Our annual free and inclusive Labor Day Ride on Monday, September 7th, will begin at one of our favorite venues, the Colored Musicians Club (CMC, 145 Broadway, 6:30pm start, see below for the many pandemic-induced changes to Slow Roll), founded in 1917 by Black musicians in response to their being denied membership in Buffalo’s all-white musicians union, and now the longest continuously-operating Black musicians club in the United States.

Our 15-mile route prepared with input from the Coalition for Economic Justice will pass locations of note to the local labor movement, including teachers, healthcare workers, steelworkers, firefighters, postal workers, and Buffalo’s newest union in the workers of Spot Coffee. The ride will end at The Freedom Wall, whose 28 honored civil rights icons include labor leaders such as Martin Luther King, who was assassinated while visiting Memphis in support of sanitation workers.

To catch up with the CMC, we called outgoing president and leader of the big band that usually performs every Monday night, George Scott.

What’s new at CMC since Slow Roll was there last year?

We’re getting closer to beginning the work for the addition onto the club. For some time, we’ve been wanting to put an elevator onto the club to accommodate everyone. Our stairs are pretty steep; we do have a chair lift, though it’s one person at a time and sometimes it’s a bit of a drag. With an elevator, folks in wheelchairs can come up to the second floor and enjoy that live jazz music.

And what’s good about the addition besides having the elevator – now we’re gonna have a warmup room for bands, that we could do other stuff with. Maybe you wanna do a lecture on the neighborhood, then then bring people into the club for music and food and drinks. And we’ll be able to do lessons again, bring kids in – before, since we added the museum downstairs, we had lessons in the barroom, and we don’t really wanna have kids there.  Overall, we’ll be able to have more programming and more music going throughout the entire week, so we can see a lot more excitement and action at the club.

CMC’s new museum located at street level below the club

How is CMC connected to the labor movement?

The very existence of the CMC was because of the men that had formed a union, Local 533, since back in those early 1900’s, Black musicians weren’t allowed in the musicians union – that was a national law, it wasn’t just Buffalo. They fought and fought, and finally, on February 3rd, 1917, the American Federation of Musicians gave in and allowed em to have their own union.

Back then, the unions were very strong – you couldn’t just walk into a place and play like you can today. You had to have a card, and they had guys go out and check on all these clubs, whether top-notch or a dive, they all had to do it. The 533 actually outdid the white union – they had money in the bank and were organized. And they had in their favor the fact that jazz was becoming the sound of choice – more than anything, that helped advance their growth.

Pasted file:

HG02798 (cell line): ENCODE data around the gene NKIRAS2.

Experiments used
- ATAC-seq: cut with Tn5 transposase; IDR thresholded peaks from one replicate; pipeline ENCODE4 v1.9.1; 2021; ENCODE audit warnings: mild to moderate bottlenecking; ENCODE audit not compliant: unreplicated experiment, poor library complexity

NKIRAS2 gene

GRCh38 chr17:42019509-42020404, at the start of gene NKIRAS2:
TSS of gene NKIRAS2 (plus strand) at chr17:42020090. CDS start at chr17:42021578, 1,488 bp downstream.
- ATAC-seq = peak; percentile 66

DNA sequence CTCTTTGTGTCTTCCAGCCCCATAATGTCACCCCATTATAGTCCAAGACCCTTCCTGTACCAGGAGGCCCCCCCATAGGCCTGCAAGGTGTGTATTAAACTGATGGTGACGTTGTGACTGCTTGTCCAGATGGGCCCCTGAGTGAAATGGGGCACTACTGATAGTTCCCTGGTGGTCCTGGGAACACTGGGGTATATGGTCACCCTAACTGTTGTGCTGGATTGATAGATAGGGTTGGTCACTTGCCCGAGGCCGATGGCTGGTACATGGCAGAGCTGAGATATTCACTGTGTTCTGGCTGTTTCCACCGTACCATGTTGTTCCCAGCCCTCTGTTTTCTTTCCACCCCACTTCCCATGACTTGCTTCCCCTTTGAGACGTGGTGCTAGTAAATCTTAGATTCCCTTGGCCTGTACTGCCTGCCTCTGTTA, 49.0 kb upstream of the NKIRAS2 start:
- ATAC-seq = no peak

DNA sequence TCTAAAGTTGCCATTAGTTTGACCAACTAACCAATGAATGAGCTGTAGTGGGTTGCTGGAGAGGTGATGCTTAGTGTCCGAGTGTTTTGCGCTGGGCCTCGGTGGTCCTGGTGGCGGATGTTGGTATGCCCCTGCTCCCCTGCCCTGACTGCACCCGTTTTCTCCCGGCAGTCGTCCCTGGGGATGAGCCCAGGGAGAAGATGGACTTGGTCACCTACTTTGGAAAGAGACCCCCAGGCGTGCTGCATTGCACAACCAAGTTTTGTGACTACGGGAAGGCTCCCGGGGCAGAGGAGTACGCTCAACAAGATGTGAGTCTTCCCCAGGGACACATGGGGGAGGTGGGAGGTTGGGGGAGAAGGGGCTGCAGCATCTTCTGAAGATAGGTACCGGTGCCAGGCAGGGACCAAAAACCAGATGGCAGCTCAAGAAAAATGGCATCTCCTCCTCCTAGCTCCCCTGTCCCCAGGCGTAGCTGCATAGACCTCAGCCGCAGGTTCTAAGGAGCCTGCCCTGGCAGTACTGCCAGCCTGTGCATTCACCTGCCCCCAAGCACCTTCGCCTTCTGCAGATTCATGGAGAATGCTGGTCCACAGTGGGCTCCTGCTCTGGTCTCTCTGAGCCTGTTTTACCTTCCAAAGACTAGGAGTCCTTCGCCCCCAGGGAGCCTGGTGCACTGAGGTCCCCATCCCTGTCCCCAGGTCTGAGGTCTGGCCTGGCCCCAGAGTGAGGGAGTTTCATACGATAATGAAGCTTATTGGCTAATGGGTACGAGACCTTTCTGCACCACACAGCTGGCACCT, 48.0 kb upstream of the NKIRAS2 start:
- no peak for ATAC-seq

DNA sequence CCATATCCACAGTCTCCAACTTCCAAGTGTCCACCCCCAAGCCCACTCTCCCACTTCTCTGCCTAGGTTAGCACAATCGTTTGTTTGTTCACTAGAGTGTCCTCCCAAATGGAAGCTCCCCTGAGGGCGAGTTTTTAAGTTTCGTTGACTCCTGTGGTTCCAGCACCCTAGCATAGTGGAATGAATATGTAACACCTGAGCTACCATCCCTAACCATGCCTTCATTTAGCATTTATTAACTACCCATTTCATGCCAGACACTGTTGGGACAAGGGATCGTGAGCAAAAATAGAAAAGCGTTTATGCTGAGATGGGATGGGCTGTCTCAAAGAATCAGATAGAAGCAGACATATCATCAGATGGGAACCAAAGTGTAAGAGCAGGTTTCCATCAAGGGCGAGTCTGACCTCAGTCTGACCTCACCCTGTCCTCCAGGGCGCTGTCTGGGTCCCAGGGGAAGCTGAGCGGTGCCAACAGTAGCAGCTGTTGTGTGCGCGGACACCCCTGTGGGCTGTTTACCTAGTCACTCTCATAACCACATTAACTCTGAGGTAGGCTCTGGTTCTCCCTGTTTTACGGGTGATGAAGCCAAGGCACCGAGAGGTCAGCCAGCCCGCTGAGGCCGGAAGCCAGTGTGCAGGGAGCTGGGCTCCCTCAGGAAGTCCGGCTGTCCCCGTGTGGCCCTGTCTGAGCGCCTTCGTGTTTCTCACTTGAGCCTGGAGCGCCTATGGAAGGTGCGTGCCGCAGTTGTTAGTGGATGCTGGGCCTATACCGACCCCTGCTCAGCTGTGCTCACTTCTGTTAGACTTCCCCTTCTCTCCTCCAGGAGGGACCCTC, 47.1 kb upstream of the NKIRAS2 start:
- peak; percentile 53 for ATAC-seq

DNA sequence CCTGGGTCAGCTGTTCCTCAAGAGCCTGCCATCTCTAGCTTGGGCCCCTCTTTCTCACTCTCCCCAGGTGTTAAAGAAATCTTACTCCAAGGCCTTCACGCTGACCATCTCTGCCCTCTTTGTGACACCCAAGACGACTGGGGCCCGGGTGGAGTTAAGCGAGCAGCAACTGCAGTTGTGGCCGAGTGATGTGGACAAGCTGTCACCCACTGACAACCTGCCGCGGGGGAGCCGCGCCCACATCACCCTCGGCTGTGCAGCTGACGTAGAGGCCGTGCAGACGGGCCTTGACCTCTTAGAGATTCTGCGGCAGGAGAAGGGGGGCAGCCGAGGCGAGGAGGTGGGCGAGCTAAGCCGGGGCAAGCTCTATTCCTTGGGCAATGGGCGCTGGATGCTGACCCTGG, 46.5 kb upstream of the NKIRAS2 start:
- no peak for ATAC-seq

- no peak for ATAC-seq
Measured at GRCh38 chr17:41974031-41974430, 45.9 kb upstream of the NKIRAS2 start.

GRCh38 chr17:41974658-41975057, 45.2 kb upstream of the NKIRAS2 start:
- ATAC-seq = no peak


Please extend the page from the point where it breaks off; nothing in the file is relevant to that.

In 1969, the 533 decided to merge with the white musicians union, because of the civil rights movement. So the 43 white union and 533 merged, and from that point on it’s now known as Local 93.

What’s the state of the musicians’ labor movement today?

In recent years, we’ve had quite a few musicians get called for gigs through other bands, and the union assisted us on a project with the Buffalo Philharmonic Orchestra as well as when we celebrated our centennial.

But if you look at things right now with this pandemic, musicians are getting killed, because you can’t have so many people gathering. The fact that you can’t advertise, and you’re going out there playing for virtually nothing, how can you function? There’s no union presence to stand up and say, “Look, Governor, you gotta meet us halfway.” Some musicians and trying to sue the governor, but it’s not the union, and that’s what they’re supposed to do.

How has the pandemic affected CMC?

Well, it’s hurt us like a lotta the other businesses and bars – we made our money on activity. With the big bands in particular have not been able to come together – the size limitations really killed any possibility to have a big band even practice. We talked about playing in the parking lot, but the problem was that if more than 50 people come out there, we could be shut down.

It’s been one dilemma after another. And it’s been such a beautiful summer, too. My band had five big gigs set up for this summer; couldn’t do any of em. Everything have more or less been stymied.

What’s coming up in the near future with CMC and how can folks get involved in general?

Hopefully we can get to a point soon that if we won’t be able to have music in the club, at least we’ll have musicians playing around the city to keep it goin’. We had an announcement in place, but with the rules changing so much, we couldn’t go to even Plan B or C or D, so that’s still in the air. We will have an announcement soon to break ground on the addition.

Anyone can become a member of the club for $35 – you can go to our website, fill out the application, and boom!